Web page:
Ainsi que = as well as, just as vs the way that

Look at these examples with ainsi que:

J'étudie la géographie, l'histoire ainsi que le français.
I study geography, history and French as well.

Dans notre ville, il y a un cinéma, un restaurant ainsi qu'une église.
In our town, there is a cinema, a restaurant and a church as well.

Elle adore nager ainsi que courir.
She loves swimming as well as running.

Ainsi que = as well (as)

Ainsi que can mean as well (as) when an element is added to a list (like a more elegant and), and when two elements are being compared:

L'Angleterre, ainsi que la France, a combattu l'Allemagne en 1914.
England, as well as France, fought Germany in 1914. 

 

ATTENTION:

You can only use aussi bien que in French when comparing abilities, as in "I do it as well as you do", but NOT in the above cases.

Note also that you can never use aussi que.

 
A rarer occurence is when ainsi que is followed by a conjugated verb (in the Indicative) to express (just) as, as such:

Tout se passe ainsi que je l'avais prévu.
Everything is happening as (I had) planned.


Literally, it says: 'Everything is happening just as I had planned it.'

 

Ainsi que = this way... that

ATTENTION: 

Do not confuse ainsi que with expressions using ainsi (thus) followed by que (that):

C'est en travaillant ainsi que tu réussiras.
It's by working this way that you'll succeed.


-> Here it's the adverb ainsi followed by que.


C'est ainsi que ... = That's how ...

Et c'est ainsi que j'ai rencontré ta mère.
And that's how I met your mother.

C'est ainsi que se termine cette histoire.
That's how this story ends.

In this context, you can also use c'est comme ça/cela que..., but never c'est comment...

 

Learn more about these related French grammar topics

Examples and resources

Tout se passe ainsi que je l'avais prévu.
Everything is happening as (I had) planned.


J'étudie la géographie, l'histoire ainsi que le français.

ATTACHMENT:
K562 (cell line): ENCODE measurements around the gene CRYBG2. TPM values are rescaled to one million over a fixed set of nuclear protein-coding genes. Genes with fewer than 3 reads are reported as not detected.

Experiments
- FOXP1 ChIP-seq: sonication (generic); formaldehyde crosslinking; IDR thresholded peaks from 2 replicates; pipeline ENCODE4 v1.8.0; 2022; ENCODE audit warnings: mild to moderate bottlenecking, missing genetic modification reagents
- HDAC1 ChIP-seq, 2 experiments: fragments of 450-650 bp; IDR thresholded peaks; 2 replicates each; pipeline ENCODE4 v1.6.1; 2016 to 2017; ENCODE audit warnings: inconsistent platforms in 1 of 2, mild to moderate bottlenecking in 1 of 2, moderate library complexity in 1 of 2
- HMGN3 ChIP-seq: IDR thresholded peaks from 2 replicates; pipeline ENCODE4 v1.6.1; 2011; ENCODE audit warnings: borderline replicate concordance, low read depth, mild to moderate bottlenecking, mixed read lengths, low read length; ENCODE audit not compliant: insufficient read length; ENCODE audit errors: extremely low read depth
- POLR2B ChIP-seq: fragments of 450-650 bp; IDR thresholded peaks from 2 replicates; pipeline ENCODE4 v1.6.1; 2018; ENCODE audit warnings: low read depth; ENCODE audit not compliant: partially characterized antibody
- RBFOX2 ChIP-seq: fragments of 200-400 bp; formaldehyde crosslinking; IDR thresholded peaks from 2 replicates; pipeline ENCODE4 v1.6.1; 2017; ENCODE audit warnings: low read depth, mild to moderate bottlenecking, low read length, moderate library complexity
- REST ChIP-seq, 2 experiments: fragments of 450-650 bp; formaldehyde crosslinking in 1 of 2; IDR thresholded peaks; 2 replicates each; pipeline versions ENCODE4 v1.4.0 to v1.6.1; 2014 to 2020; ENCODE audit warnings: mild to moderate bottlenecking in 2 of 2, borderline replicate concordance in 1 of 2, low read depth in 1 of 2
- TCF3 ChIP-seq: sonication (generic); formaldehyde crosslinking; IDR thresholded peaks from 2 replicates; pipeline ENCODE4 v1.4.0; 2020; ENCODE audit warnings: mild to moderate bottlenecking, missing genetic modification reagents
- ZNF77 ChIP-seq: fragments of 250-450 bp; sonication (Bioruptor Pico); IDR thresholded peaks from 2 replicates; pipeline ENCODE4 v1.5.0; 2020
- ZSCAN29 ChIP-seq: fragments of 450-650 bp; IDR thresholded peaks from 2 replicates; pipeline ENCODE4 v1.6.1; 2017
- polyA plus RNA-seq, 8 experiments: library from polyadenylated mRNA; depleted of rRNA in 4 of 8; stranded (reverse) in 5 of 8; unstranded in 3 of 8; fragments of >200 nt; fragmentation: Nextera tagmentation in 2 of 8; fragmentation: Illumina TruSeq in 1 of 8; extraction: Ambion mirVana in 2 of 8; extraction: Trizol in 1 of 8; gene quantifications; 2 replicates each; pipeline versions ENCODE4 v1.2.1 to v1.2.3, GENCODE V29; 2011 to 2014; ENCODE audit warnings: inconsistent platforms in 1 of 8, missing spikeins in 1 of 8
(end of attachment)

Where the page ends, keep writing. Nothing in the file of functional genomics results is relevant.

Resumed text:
I study geography, history and French as well.


C'est ainsi que se termine cette histoire.
That's how this story ends.


Dans notre ville, il y a un cinéma, un restaurant ainsi qu'une église.
In our town, there is a cinema, a restaurant and a church as well.


Et c'est ainsi que j'ai rencontré ta mère.
And that's how I met your mother.


Elle adore nager ainsi que courir.
She loves swimming as well as running.


C'est en travaillant ainsi que tu réussiras.
It's by working this way that you'll succeed.


L'Angleterre, ainsi que la France, a combattu l'Allemagne en 1914.
England, as well as France, fought Germany in 1914. 


Q&A

Scott

Kwiziq community member

4 November 2018

2 replies

A mistake in the lesson?

In the lesson it states: "A rarer occurence is when ainsi que is followed by a conjugated verb (in the Indicative) to express (just) as", however, the example uses the Imparfait:

"Tout se passe ainsi que je l'avais prévu."

There would seem to be a mismatch here ... could you please shed some light on this?

regards, Scott

Cécile

Kwiziq language super star

5 November 2018

5/11/18

Hi Scott,

If I have understood your question correctly:

avais prévu is actually the pluperfect of prévoir which is one of the many tenses of the indicative mood.

If you look at the following lesson it will show you all the tenses which belong to that mood.

https://progress.lawlessfrench.com/my-languages/french/view/4761

Hope this helps!

Scott

Kwiziq community member

6 November 2018

6/11/18

Cécile,

thanks for your answer! I was confusing mood with tense ... sorry!

regards, Scott

Marnie

Kwiziq community member

26 October 2018

1 reply

Ainsi...que like this